Forest of flowers is a digital installation, in the state of continuous movement that welcomes visitors just entering the museum. It occupies almost all the space of the entrance. Small rooms submerged in the gloom are separated by mirrored surfaces that create a kaleidoscopic effect.
The digital projections bath not only the surfaces of the walls and floors in colour, but they are “printed” on the faces and clothes of the visitors as well. The multimedia projections recreate the world of flowers using multiple colours and textures. Installations, in constant movement, react to the movements and actions of the visitors. The unique collective visual image of the artwork, is complemented by the music of Hideaki Takahashi that influences the atmosphere of the rooms and, of course, the mood of the visitors.
The installation The animals born in the flower forest, consist of animals of flowers, going outside from the rooms of the Forest of flowers and that move along the main hall of the museum on the first floor, being the leitmotiv of the whole museum. Flowers grow from the bodies of animals, flower, wither and die. When people touch them, the petals disperse, reminding us of the fragility of the world.
Another example is located in the hall of the Universe of water particles. It is presented in one of the central rooms of the museum. Interactive videos are projected on all surfaces, which create an effect of total immersion.
In this artistic work, the main element is a cascade of water that falls on stylized stones and then its currents are dispersed on the horizontal surfaces of the room. The waterfall is a favourite background for taking photos that are posted on Instagram since all visitors want to capture this unique experience.
After leaving this experience many people photograph the surrounding landscapes composed of interactive groups of birds, projected along the perimeter of the hall, and the rivulets of water in motion, on the pavement.
The museum also has immersive digital installations that do not imply any interactivity, as is the case of the Universal Cave, located on the first floor of the museum. It can be seen in this video.
It is projected into the three-dimensional space of “a cave”, with an immersive effect that works if the visitor goes inside. The visitors are allowed to watch the video from a distance.
This projection is the one that is often used to promote the museum. The musical composition created especially for it and the dynamic flight of birds in three-dimensional space make it one of the most emotional.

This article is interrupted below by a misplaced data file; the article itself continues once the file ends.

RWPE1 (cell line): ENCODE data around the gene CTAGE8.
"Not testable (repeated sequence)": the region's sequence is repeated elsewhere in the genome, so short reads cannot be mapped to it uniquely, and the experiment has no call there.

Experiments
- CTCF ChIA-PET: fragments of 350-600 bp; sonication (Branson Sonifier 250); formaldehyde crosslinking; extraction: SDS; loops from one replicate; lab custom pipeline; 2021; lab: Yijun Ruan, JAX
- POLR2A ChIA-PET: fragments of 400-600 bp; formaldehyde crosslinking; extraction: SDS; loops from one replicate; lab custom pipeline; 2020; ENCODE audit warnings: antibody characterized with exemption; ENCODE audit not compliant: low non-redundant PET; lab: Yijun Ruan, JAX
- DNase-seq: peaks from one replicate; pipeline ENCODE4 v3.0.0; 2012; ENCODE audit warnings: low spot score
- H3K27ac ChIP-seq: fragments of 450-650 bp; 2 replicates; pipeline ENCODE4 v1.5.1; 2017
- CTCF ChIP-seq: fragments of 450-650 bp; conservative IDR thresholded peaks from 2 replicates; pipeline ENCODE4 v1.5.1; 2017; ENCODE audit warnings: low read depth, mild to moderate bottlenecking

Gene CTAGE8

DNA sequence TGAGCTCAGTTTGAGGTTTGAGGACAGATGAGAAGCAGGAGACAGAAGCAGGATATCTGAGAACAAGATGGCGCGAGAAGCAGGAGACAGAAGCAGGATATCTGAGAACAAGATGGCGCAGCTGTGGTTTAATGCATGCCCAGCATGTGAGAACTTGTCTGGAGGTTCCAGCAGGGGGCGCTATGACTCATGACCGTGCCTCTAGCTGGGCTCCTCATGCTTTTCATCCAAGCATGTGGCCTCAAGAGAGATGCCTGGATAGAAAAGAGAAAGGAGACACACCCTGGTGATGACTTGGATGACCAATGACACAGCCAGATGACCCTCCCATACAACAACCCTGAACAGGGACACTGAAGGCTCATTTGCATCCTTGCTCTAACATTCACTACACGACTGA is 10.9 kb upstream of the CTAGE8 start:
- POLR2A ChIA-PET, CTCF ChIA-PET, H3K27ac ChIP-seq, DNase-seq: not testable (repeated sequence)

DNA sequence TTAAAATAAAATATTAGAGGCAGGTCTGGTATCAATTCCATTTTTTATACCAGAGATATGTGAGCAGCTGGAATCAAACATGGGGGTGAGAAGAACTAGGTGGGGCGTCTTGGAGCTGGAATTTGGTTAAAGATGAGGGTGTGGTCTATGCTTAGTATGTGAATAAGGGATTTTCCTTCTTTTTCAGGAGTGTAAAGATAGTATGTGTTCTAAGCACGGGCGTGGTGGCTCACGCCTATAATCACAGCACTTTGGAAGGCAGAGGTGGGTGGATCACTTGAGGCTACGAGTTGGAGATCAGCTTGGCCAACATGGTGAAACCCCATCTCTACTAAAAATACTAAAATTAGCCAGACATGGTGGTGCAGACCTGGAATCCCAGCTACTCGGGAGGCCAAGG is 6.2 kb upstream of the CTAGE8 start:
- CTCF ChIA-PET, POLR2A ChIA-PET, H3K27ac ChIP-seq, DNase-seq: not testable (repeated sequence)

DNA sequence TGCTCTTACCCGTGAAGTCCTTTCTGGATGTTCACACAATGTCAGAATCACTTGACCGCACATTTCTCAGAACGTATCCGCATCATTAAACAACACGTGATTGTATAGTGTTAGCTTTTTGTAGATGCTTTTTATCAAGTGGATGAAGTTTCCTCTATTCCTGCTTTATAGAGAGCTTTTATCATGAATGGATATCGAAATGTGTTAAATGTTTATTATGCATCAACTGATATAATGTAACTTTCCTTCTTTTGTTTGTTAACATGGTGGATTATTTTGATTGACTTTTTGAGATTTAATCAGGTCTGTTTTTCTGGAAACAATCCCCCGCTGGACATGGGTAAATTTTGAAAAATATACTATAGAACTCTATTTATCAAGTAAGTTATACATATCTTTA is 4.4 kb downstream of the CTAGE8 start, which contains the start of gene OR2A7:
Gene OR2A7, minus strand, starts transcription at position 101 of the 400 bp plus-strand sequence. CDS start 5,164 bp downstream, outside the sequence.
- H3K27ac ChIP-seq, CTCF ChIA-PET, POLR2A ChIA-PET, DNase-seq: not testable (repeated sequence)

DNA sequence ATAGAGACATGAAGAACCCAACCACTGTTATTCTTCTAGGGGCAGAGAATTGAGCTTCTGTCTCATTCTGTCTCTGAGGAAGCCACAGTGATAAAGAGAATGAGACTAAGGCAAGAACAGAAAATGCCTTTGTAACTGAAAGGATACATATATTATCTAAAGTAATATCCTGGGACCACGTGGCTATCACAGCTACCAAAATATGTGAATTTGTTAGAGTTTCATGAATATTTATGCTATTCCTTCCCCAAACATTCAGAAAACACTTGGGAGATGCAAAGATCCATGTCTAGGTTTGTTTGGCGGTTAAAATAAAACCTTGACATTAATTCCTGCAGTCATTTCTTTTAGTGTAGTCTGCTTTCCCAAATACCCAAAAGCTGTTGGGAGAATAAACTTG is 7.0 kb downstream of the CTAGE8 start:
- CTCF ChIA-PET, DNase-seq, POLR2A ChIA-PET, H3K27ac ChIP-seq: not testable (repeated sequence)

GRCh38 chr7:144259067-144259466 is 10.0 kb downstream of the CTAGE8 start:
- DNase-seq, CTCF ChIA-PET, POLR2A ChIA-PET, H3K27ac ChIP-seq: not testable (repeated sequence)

Collection of immersive analogue installations
In this second group, the immersive effect is achieved by the kaleidoscopic effect of the mirrors.
Forest of resonant lamps
This work of art is of an analogical nature and its main element is lamps of different colours hanging at different heights in a rectangular room formed by mirror walls, which makes the space infinite.
The visit is carried out according to a strict schedule in which every 5 minutes a new group enters. This does not prevent queues from forming with over an hour of wait time. According to the authors, the light of the lamps must react to the movement and touch of people. Actually, from my experience, the light changes when the public enters the room. In fact, while you are inside the installation, the lighting remains static, which impoverishes the experience.
The concept of the glass Universe is very similar to the previous installation. Mirrors are also used, this time even on the pavement and roof, and the work is also experienced from inside.
When entering the room, visitors enter the three-dimensional installation and can move along a predesigned route. The installation consists of an infinity of vertical lights forming a sculpture that personifies the universe. Evidently, touching the LEDs is not allowed.
According to the authors, the movement of visitors affects the light particles and changes the installation. In my experience, the spectrum of light was programmed and changed according to musical compositions. In general, this sculpture generates a very deep visual experience due to the possibility of submerging within its structure.
Space Light Sculpture
The last example is the Space Light Sculpture. In this experience, the main elements are light and music.
Unlike the previous examples there are no physical elements. The installation consists of dynamic movements of light bulbs according to the rhythm of electronic music. The performance is programmed and, although the visitors are inside the room as in other the analogical examples, they are passive spectators not involved in the artwork process creation.
MORI also has many game rooms created for children and other spaces for creativity. These and other important aspects, we will continue discussing in the next article about the MORI.